In California’s budget, a measure that helps 126,000 low-income kids
Buh-bye. That’s what California lawmakers finally said to the 20-year-old policy that gave low-income women an incentive not to have more children if they were on welfare. Essentially, the punitive policy capped their benefits, even if they gave birth to another child. And in cases of rape, incest, failed birth control, or sterilization, women had to prove their situation to government workers in order to receive additional funding for their unplanned baby. To make matters worse, the amount of money women received per child was minimal, about $130 per month. This is regrettably not enough to cover a baby’s basic needs: diapers, food, formula, clothes, healthcare, and more. This policy was not only ineffective, but it also humiliated women and portrayed them as a racist and harmful stereotype from the ’90s — a “welfare queen.” What the law really represented was the government shaming women for their reproductive choices. And if the policy intended to impact women’s reproductive decisions, it wasn’t even effective in that regard.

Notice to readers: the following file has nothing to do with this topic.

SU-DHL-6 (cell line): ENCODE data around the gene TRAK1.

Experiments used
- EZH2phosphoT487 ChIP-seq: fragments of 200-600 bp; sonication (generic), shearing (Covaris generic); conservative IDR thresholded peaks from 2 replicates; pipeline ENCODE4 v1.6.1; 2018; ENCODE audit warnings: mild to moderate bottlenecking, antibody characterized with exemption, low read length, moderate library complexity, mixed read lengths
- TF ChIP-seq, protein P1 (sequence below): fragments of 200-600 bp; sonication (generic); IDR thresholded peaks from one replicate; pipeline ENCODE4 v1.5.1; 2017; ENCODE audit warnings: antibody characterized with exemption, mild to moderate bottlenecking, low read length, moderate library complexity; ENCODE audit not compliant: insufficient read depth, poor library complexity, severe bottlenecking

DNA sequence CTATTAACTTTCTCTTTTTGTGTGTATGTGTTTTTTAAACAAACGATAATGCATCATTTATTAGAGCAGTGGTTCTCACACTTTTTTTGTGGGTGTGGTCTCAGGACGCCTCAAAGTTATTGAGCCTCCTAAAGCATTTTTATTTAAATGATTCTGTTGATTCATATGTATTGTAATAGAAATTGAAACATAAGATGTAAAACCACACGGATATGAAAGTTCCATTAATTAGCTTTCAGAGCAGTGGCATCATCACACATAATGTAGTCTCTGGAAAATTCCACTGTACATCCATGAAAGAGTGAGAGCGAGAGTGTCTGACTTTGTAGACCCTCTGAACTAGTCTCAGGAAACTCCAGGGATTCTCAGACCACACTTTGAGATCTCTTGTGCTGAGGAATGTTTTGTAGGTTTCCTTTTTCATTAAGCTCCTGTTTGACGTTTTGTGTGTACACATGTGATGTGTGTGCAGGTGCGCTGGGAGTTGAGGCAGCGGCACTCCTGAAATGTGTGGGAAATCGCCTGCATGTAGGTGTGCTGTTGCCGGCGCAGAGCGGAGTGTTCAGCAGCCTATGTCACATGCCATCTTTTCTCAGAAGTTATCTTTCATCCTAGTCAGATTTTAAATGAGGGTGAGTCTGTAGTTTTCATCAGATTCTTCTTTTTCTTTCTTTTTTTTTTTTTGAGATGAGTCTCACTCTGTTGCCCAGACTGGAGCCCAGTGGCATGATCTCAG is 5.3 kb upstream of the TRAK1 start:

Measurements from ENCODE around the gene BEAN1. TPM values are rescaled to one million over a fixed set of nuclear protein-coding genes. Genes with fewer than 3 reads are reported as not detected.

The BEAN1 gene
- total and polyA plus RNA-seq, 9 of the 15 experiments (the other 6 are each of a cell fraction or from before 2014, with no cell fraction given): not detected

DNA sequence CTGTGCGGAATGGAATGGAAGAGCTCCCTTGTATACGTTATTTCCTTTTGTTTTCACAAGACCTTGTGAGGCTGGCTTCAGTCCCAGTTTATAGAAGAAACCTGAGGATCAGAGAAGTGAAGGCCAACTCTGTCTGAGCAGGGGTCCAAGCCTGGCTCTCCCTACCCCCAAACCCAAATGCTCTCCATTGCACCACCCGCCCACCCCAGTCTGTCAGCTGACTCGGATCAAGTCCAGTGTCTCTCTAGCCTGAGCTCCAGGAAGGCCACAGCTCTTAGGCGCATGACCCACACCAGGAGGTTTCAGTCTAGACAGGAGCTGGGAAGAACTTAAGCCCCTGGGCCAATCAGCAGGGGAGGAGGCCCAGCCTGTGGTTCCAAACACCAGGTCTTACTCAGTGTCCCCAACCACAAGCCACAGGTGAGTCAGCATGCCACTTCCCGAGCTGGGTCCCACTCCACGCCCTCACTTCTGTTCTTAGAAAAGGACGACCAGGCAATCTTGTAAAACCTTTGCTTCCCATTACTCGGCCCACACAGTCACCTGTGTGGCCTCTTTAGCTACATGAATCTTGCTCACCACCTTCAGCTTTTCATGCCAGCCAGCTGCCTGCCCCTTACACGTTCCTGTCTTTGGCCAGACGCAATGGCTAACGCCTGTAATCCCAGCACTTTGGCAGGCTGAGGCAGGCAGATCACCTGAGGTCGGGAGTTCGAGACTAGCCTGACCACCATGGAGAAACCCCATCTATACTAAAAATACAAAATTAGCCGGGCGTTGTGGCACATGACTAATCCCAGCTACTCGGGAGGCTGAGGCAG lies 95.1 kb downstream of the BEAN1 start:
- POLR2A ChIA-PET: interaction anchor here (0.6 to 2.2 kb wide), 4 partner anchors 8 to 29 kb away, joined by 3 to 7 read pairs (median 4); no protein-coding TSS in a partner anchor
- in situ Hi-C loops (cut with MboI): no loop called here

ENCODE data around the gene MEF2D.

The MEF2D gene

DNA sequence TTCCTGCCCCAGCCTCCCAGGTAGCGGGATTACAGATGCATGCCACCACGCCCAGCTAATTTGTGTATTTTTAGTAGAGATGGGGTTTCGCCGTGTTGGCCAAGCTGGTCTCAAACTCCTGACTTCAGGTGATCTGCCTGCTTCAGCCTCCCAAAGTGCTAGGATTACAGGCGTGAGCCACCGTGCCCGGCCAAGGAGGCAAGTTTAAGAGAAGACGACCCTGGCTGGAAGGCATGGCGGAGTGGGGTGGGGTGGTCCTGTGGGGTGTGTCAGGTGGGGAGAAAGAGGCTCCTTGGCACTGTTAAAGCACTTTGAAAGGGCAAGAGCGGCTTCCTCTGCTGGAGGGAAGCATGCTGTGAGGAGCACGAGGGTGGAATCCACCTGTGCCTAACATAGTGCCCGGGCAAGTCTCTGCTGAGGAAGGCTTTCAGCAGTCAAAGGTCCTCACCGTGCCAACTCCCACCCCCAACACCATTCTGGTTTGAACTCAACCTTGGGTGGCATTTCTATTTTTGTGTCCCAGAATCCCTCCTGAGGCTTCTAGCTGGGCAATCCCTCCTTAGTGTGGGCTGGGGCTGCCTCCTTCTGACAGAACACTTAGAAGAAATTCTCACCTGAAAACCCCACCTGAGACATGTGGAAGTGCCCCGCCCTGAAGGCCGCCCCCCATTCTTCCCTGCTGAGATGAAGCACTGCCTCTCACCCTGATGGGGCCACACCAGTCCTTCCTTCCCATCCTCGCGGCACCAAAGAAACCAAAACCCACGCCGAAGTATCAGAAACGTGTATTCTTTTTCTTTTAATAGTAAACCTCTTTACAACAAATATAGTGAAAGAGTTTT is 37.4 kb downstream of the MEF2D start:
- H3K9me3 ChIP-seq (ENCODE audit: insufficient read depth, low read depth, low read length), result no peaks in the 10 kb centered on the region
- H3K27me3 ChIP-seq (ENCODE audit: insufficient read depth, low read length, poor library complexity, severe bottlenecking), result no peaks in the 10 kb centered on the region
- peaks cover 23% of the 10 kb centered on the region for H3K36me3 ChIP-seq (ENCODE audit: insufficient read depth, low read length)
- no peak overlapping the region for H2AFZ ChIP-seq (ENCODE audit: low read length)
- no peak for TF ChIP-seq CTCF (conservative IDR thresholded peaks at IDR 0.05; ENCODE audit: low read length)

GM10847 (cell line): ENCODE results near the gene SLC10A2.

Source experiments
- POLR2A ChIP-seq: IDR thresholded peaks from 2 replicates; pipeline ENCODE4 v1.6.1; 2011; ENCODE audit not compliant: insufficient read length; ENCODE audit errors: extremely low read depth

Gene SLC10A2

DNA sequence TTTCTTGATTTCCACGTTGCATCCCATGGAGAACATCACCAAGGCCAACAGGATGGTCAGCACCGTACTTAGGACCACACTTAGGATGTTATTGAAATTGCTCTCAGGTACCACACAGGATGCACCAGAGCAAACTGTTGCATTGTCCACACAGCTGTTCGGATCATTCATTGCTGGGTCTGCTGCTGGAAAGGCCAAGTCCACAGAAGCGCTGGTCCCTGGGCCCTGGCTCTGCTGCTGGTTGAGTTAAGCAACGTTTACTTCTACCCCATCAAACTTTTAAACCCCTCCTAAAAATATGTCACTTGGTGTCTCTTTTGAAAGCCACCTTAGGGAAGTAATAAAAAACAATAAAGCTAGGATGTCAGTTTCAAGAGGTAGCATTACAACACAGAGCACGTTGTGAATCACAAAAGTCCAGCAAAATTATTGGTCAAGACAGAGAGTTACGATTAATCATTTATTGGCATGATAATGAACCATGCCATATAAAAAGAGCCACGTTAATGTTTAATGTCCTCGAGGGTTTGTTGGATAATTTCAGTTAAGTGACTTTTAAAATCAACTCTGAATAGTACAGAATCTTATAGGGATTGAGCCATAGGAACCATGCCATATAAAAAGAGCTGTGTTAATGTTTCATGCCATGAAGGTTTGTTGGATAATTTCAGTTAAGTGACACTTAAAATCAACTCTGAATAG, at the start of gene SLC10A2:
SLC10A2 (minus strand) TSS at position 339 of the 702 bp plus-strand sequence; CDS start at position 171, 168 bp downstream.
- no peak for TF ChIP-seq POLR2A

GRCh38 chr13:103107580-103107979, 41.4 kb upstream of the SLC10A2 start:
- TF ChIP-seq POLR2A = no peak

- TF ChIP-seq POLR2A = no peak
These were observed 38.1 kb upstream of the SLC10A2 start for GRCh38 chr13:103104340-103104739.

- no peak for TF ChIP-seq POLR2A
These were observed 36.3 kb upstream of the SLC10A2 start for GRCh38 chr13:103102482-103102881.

This past month, California lawmakers finally came to their senses. The Maximum Family Grant Rule was a relic of an archaic system that tried to decrease the size of government, only to incidentally cause greater government intrusion into the lives of struggling women and their families. In the end, kids suffer the most when the government perpetuates greater poverty, but thanks to leaders like Sen. Holly Mitchell (D), California will increase the number of children it covers statewide by 126,000.